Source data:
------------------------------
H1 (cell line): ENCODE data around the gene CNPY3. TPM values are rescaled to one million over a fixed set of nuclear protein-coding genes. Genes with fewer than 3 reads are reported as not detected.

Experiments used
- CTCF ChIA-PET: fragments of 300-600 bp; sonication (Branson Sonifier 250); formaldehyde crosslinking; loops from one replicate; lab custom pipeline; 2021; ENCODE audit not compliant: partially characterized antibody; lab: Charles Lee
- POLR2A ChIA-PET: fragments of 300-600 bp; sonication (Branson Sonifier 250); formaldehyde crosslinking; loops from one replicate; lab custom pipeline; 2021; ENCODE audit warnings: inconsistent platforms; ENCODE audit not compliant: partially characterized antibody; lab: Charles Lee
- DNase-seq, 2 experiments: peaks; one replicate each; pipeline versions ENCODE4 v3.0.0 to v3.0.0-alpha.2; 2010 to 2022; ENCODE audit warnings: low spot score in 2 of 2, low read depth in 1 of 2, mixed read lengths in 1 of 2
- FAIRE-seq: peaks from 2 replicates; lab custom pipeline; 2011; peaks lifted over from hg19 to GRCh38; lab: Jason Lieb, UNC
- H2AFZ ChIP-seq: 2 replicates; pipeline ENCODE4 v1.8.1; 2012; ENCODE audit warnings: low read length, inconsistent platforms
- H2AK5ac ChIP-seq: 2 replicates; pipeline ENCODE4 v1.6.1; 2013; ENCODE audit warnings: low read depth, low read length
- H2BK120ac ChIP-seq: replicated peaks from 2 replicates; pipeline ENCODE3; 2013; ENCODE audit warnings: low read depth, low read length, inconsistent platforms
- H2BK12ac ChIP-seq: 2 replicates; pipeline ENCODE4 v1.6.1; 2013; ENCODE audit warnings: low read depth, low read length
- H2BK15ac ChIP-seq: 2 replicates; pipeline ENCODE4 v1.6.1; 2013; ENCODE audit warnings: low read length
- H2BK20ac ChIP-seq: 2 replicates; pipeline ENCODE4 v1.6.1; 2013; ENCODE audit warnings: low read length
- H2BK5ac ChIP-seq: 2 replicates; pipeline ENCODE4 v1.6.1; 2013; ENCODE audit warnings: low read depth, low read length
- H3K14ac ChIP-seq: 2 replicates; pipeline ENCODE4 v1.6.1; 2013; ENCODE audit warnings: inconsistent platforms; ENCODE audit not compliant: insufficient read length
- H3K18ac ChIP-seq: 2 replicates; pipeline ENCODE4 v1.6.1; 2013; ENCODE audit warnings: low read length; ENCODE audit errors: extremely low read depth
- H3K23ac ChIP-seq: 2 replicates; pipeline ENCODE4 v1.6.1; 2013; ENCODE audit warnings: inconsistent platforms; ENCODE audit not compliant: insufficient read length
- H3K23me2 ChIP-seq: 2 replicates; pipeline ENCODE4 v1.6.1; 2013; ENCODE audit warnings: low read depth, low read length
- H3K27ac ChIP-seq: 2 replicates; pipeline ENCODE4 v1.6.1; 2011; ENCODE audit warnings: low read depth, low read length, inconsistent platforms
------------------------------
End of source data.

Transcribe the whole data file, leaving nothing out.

H1 (cell line): ENCODE data around the gene CNPY3. TPM values are rescaled to one million over a fixed set of nuclear protein-coding genes. Genes with fewer than 3 reads are reported as not detected.

Experiments used
- CTCF ChIA-PET: fragments of 300-600 bp; sonication (Branson Sonifier 250); formaldehyde crosslinking; loops from one replicate; lab custom pipeline; 2021; ENCODE audit not compliant: partially characterized antibody; lab: Charles Lee
- POLR2A ChIA-PET: fragments of 300-600 bp; sonication (Branson Sonifier 250); formaldehyde crosslinking; loops from one replicate; lab custom pipeline; 2021; ENCODE audit warnings: inconsistent platforms; ENCODE audit not compliant: partially characterized antibody; lab: Charles Lee
- DNase-seq, 2 experiments: peaks; one replicate each; pipeline versions ENCODE4 v3.0.0 to v3.0.0-alpha.2; 2010 to 2022; ENCODE audit warnings: low spot score in 2 of 2, low read depth in 1 of 2, mixed read lengths in 1 of 2
- FAIRE-seq: peaks from 2 replicates; lab custom pipeline; 2011; peaks lifted over from hg19 to GRCh38; lab: Jason Lieb, UNC
- H2AFZ ChIP-seq: 2 replicates; pipeline ENCODE4 v1.8.1; 2012; ENCODE audit warnings: low read length, inconsistent platforms
- H2AK5ac ChIP-seq: 2 replicates; pipeline ENCODE4 v1.6.1; 2013; ENCODE audit warnings: low read depth, low read length
- H2BK120ac ChIP-seq: replicated peaks from 2 replicates; pipeline ENCODE3; 2013; ENCODE audit warnings: low read depth, low read length, inconsistent platforms
- H2BK12ac ChIP-seq: 2 replicates; pipeline ENCODE4 v1.6.1; 2013; ENCODE audit warnings: low read depth, low read length
- H2BK15ac ChIP-seq: 2 replicates; pipeline ENCODE4 v1.6.1; 2013; ENCODE audit warnings: low read length
- H2BK20ac ChIP-seq: 2 replicates; pipeline ENCODE4 v1.6.1; 2013; ENCODE audit warnings: low read length
- H2BK5ac ChIP-seq: 2 replicates; pipeline ENCODE4 v1.6.1; 2013; ENCODE audit warnings: low read depth, low read length
- H3K14ac ChIP-seq: 2 replicates; pipeline ENCODE4 v1.6.1; 2013; ENCODE audit warnings: inconsistent platforms; ENCODE audit not compliant: insufficient read length
- H3K18ac ChIP-seq: 2 replicates; pipeline ENCODE4 v1.6.1; 2013; ENCODE audit warnings: low read length; ENCODE audit errors: extremely low read depth
- H3K23ac ChIP-seq: 2 replicates; pipeline ENCODE4 v1.6.1; 2013; ENCODE audit warnings: inconsistent platforms; ENCODE audit not compliant: insufficient read length
- H3K23me2 ChIP-seq: 2 replicates; pipeline ENCODE4 v1.6.1; 2013; ENCODE audit warnings: low read depth, low read length
- H3K27ac ChIP-seq: 2 replicates; pipeline ENCODE4 v1.6.1; 2011; ENCODE audit warnings: low read depth, low read length, inconsistent platforms